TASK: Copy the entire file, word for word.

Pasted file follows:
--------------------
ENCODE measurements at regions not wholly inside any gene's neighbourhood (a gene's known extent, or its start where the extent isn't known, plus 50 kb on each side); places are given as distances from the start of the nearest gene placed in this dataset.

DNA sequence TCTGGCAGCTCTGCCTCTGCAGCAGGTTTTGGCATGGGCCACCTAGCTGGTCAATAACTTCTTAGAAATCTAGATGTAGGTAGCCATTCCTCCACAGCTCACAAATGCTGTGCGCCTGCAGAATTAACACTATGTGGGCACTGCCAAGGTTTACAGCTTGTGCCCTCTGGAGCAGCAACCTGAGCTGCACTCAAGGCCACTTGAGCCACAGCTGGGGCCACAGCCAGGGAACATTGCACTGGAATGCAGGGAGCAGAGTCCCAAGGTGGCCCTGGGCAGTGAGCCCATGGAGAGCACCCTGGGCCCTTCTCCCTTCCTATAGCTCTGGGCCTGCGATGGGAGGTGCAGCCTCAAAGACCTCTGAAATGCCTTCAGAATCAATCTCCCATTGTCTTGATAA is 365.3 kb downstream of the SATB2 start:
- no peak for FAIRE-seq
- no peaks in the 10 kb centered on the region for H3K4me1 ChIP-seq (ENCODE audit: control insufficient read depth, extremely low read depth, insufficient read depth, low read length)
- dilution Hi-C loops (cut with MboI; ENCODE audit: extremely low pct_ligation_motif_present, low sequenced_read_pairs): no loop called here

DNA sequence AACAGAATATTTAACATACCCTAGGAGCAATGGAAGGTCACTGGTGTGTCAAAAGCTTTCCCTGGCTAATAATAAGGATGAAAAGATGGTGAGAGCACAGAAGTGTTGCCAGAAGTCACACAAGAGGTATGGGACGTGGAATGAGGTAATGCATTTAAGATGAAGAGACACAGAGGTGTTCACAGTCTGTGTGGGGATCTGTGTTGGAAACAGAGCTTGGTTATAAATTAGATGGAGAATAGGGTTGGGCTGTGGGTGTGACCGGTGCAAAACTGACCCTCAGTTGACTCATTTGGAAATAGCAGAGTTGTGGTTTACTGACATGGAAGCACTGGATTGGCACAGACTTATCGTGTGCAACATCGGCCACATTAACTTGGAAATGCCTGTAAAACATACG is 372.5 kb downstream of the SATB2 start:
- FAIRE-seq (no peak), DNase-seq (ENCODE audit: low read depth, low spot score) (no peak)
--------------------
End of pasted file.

ENCODE measurements at regions not wholly inside any gene's neighbourhood (a gene's known extent, or its start where the extent isn't known, plus 50 kb on each side); places are given as distances from the start of the nearest gene placed in this dataset.

DNA sequence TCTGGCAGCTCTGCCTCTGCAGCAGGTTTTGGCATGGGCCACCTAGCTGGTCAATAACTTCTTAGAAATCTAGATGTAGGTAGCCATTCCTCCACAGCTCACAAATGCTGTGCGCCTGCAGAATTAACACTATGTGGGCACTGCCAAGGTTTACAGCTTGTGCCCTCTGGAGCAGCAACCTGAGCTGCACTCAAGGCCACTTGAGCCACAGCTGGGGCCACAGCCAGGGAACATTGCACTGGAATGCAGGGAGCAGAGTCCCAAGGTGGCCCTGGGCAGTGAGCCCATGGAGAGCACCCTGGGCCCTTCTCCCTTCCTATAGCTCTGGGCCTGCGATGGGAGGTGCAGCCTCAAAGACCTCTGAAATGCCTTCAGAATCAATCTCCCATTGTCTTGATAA is 365.3 kb downstream of the SATB2 start:
- no peak for FAIRE-seq
- no peaks in the 10 kb centered on the region for H3K4me1 ChIP-seq (ENCODE audit: control insufficient read depth, extremely low read depth, insufficient read depth, low read length)
- dilution Hi-C loops (cut with MboI; ENCODE audit: extremely low pct_ligation_motif_present, low sequenced_read_pairs): no loop called here

DNA sequence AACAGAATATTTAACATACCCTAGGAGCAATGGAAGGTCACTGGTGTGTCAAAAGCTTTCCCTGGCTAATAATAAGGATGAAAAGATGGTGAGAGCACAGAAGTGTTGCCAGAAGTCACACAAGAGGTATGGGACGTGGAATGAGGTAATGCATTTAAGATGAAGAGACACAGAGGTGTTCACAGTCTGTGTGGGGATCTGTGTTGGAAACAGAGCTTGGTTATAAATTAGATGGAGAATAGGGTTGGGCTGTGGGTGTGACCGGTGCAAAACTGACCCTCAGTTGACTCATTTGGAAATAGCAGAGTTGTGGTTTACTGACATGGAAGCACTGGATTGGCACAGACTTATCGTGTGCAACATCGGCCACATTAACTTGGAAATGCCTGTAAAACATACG is 372.5 kb downstream of the SATB2 start:
- FAIRE-seq (no peak), DNase-seq (ENCODE audit: low read depth, low spot score) (no peak)